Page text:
Tuesday, April 07, 2009

Brooks' assault on reason

Funny that David Brooks dismisses moral philosophy because studying it doesn't seem to increase "proactive moral behavior."

The values that one would think a non-Christianist American conservative would hold most dear are a product of moral philosophy:
We hold these truths to be self-evident, that all men are created equal, that they are endowed by their Creator with certain unalienable Rights, that among these are Life, Liberty and the pursuit of Happiness. — That to secure these rights, Governments are instituted among Men, deriving their just powers from the consent of the governed....
Brooks sagely reports that moral judgements are "rapid intuitive decisions" rather than the product of deliberation. Day-to-day, perhaps they are. But millions of Americans were persuaded by watching southern policemen club nonviolent demonstrators that segregation was wrong. Sit-in participants and freedom marchers were demonstrating a very clearly articulated moral philosophy (see Letter from a Birmingham Jail) that changed this country.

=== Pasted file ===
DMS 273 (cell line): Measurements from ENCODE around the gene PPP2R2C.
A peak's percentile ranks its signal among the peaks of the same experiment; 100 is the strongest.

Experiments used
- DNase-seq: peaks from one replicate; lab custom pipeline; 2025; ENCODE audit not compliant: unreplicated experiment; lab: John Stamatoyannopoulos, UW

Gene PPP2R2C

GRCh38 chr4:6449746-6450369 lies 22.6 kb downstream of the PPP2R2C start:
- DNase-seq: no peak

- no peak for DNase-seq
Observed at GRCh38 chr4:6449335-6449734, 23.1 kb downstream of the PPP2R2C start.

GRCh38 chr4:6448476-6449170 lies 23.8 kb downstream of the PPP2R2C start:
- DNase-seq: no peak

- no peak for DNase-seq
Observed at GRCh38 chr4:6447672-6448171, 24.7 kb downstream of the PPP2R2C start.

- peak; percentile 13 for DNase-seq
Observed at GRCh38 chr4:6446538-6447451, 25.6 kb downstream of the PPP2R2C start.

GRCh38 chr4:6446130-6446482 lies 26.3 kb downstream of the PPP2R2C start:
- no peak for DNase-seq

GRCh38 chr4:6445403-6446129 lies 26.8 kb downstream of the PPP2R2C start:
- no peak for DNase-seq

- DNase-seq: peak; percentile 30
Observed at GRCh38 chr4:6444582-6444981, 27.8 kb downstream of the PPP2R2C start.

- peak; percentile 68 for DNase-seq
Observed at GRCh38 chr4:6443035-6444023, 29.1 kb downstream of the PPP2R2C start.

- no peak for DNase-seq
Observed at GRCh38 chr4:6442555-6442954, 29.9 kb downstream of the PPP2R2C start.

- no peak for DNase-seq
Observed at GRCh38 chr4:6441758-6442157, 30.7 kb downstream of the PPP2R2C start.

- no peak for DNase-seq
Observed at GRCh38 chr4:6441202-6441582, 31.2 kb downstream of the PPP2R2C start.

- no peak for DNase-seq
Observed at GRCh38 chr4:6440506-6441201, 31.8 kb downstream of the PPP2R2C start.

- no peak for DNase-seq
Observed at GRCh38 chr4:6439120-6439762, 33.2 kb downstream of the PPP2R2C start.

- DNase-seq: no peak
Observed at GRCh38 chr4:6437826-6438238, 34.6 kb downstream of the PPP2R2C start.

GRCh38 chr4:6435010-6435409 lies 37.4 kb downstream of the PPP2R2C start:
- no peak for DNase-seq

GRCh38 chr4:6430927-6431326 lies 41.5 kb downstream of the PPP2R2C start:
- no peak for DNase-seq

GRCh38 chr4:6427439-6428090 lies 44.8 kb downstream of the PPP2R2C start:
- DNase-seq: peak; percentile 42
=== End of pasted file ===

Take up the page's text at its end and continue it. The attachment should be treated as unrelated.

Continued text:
Perhaps Brooks finds it comforting to think that morality can be entirely explained by evolutionary biology. Conservatives often find it hard to acknowledge that human ethics advance over time - and to accord judges the authority to incorporate those advances into law.

Over time, however, Americans have been persuaded that slavery is wrong. That women deserve property rights, the vote, equal pay for equal work. That 60-hour work weeks for children are wrong. Now, we're in the process of concluding that marriage for gay people is right.

Those advances in morality were not (are not) "rapid intuitive decisions." They worked through public spectacle, and public discourse, ultimately informed by moral philosophy.

If evolution shapes our values, it shapes them through our reason as much as through emotion. Just as perception and evaluation can't easily be separated, neither can thought and feeling.

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